I asked him why he Facebooked and he suggested that he did it to keep in touch with people and to network a bit. I told him that I had read an article recently that had stated that research is beginning to show that Facebook makes people depressed. To my surprise, he totally agreed.
"The researchers who conducted the analysis noted that “for a significant number of users, the negative effects of Facebook outweigh the benefits of staying in touch with friends and family."
"Things like rejected friend requests caused 32 percent of the people who participated in the study to feel guilty -- and 12 percent of the people said that Facebook just made them generally anxious."
When I read these items about Facebook, there is certainly part of me that is relieved that I don't participate!
As we closed our conversation I also considered something else that might add to poster's stress, that Facebook lives are not real. Let me give you an example.
During the holiday season, my wife received a wonderful Christmas card from a person we know. The lovely card pictured a charming couple holding their 1 year-old baby. The family hugged and seemed happy to be together to celebrate a beautiful Christmas season. While everything in the photo and card seemed perfect, the truth is that this couple is separated and living in separate homes. The father never sees the child and has begun a relationship with another woman. The appearance of the father in the picture is quite odd, since it isn't an accurate depiction of reality at all. But there you have it, the woman and the man set up a time to create this photo-op and staged a classic Christmas tradition for all of their "friends and family".
In some ways, I suspect that just like this holiday card, Facebook is represented by this distortion of reality as well. Sure, you can un-friend your spouse, but my guess is that members of Facebook (in general) don't highlight that they just had a fight with their husband, got fired for being a terrible employee, or have a kid that is abusing drugs in school. In other words, Facebook probably is a depository of the version of life that we wish we had where all the good things get posted and none of the bad things get attention.
As I continue to think on this topic, I realized that our economy and the investing markets are very much like a Facebook post. We are told all the good things like employment is getting better, rail shipping is at highs, consumer spending is rebounding, companies are starting to hire, but all of that seems hollow as we really measure it against reality. Think about it, our DJIA is nearing levels we haven't seen since May of 2008 so the logic must be that if the market is really improving, then all of the credit issues and insolvency problems we've faced are well in the rear-view mirror.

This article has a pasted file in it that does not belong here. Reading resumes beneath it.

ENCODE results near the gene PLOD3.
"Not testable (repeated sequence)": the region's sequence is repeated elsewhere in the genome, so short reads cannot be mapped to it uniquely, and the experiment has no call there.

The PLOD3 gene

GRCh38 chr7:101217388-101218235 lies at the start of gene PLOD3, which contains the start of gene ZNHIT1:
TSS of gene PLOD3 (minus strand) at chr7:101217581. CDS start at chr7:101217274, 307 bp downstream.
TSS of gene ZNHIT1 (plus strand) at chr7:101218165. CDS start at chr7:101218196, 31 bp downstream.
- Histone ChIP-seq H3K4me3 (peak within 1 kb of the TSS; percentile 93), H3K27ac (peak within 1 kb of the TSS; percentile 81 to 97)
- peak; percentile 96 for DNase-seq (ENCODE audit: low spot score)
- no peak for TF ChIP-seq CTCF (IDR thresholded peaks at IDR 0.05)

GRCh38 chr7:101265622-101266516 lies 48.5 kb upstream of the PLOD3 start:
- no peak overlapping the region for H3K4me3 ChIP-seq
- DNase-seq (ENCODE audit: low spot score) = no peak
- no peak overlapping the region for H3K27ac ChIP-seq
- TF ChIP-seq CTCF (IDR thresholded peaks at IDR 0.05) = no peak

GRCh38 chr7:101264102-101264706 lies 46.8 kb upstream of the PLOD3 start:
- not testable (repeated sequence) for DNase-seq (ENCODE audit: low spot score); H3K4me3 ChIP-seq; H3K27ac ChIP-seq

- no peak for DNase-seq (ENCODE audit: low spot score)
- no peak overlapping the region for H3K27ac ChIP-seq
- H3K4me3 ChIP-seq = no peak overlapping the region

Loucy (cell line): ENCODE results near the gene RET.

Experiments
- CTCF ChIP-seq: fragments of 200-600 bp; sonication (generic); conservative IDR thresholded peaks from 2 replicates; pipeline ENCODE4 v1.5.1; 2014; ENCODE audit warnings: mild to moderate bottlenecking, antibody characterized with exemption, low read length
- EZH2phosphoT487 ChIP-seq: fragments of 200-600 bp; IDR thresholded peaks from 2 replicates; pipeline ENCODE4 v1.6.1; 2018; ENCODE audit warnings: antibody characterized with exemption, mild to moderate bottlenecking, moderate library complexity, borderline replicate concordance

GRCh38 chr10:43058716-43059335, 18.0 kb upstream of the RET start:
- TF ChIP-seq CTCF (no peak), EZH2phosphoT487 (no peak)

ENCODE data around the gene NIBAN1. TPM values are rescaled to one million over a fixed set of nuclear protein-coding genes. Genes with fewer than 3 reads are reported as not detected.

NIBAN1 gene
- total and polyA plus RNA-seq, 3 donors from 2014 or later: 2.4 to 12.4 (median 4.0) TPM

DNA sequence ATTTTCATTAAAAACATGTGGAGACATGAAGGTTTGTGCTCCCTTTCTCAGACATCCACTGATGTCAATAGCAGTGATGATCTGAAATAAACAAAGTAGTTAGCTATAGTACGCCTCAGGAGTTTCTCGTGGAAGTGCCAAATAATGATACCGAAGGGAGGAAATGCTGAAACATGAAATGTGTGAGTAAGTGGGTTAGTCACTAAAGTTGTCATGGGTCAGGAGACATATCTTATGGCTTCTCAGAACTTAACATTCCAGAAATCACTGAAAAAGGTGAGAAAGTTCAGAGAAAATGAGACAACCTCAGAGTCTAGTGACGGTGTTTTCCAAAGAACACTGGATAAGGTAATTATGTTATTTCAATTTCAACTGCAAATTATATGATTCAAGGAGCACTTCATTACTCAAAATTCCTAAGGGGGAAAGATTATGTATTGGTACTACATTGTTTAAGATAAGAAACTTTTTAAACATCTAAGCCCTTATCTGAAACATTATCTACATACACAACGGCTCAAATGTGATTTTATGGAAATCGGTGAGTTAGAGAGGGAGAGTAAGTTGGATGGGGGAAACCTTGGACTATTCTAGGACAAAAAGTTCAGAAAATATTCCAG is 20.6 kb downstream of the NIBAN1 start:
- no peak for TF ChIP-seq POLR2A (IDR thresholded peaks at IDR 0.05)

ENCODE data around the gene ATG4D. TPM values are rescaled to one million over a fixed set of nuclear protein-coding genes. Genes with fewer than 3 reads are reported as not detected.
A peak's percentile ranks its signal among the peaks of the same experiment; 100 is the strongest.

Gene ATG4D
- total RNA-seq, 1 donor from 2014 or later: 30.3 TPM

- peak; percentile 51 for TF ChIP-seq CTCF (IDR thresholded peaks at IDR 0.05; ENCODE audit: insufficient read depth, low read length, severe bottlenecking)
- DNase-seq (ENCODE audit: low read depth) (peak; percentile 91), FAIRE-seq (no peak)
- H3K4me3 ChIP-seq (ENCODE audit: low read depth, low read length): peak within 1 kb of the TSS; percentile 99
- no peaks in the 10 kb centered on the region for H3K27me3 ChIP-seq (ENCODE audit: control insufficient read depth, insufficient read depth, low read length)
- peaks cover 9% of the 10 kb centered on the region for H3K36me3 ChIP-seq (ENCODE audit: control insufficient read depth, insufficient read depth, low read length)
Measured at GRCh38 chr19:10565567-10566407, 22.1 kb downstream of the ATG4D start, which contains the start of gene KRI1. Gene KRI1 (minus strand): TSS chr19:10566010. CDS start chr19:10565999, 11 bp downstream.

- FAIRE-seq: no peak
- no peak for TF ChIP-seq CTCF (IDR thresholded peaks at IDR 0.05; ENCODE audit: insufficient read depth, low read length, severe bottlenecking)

Unfortunately, we too know there is an another, real reality in our economy. In this version, we know that job seekers cannot find a great job, that employees work long hours because they feel threatened that they may be replaced if they don't work more, we know that money is very tight, and our government continues to take more and spend without constraint while promising more benefits. In addition to that list, Europe is even worse!
Simply look at the last 26 trading days and you'd be hard pressed to discern that there was any problem in the global economy by looking at the stock market. Its upward march has been a thing of beauty! Yet, underlying the wonderful performance, we know that there is a lingering, even gnawing sense that there are other issues that must be tackled for real price action to propel markets higher. Even with my beginning of the year call for higher markets through April, I do believe that markets do need to pause here and even pull back. Take a look at almost any chart and they are ramming headlong right into previous highs. Without some sort of new and positive news, there is no chance that they ramp higher. If you've been in great dividend payers that have made lots of ground, sell them and reload later! No one ever did poorly by locking in profits. If you find yourself questioning this notion, at least set stops in case the reversal really gets going.
The best case scenario for bulls is that we consolidate here and then push higher on great news, however I actually believe we'll pull back 3% to 5% and then hold for another push higher with a few more words from our benevolent leader in the Federal Reserve.
Perhaps we started talking about Facebook as a result of the news leak that Facebook is preparing to unleash its IPO on the world in the coming months. While I have no doubt that the IPO of Facebook will bring billions of dollars of wealth upon Mark Zuckerberg and many others that somehow joined the firm over the years of its infancy, I have to question if the general investing public will be so lucky. Certainly, recent tech IPOs leave us with feelings of the dot.com era rather than a sense that these firms are long for the investing world. Friends on Slope suggest that Facebook is different, that the very name Facebook is part of our daily lexicon and therefore it will be a winner like Google. Perhaps. We will certainly see, but isn't it interesting that Facebook's timing could be almost perfect as the estimated IPO date may be in mid-May, right where I have indicated that I see the top in the market for the year.
Before I go, I wanted to check back in on GRPN since I have publicly stated that I think this is the worst of all the new and hot IPOs that hit the market last year. The business is one that is easy to replicate and unfortunately for many of the clients the results have been very negative. Have a glance at GRPN's chart. If we were trying to spin this for a Facebook post, what would we say?